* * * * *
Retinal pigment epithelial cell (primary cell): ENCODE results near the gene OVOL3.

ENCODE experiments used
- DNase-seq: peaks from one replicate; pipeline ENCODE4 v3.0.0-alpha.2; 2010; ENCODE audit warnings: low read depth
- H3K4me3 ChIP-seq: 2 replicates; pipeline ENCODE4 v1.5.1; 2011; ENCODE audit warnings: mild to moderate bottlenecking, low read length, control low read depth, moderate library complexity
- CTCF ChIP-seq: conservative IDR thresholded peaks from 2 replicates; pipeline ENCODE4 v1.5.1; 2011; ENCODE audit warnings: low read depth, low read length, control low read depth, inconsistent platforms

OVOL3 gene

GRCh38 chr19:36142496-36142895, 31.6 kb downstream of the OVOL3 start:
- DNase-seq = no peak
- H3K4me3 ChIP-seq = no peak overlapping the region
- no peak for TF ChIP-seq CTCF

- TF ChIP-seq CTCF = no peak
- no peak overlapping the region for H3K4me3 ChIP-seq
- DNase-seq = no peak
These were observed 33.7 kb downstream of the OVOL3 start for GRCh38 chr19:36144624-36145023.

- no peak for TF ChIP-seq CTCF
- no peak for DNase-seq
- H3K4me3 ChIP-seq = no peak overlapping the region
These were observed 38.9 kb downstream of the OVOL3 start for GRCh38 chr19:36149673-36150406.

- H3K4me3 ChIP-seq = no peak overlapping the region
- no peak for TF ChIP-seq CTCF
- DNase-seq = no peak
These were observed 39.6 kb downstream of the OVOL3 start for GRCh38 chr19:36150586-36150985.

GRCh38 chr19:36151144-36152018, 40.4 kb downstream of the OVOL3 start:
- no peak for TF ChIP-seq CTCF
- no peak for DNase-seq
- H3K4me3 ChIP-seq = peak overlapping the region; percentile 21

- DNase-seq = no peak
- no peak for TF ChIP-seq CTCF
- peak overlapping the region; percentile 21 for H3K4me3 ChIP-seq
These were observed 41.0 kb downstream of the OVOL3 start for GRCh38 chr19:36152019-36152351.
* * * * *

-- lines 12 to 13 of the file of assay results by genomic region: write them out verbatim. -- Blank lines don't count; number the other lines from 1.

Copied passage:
- no peak overlapping the region for H3K4me3 ChIP-seq
- DNase-seq = no peak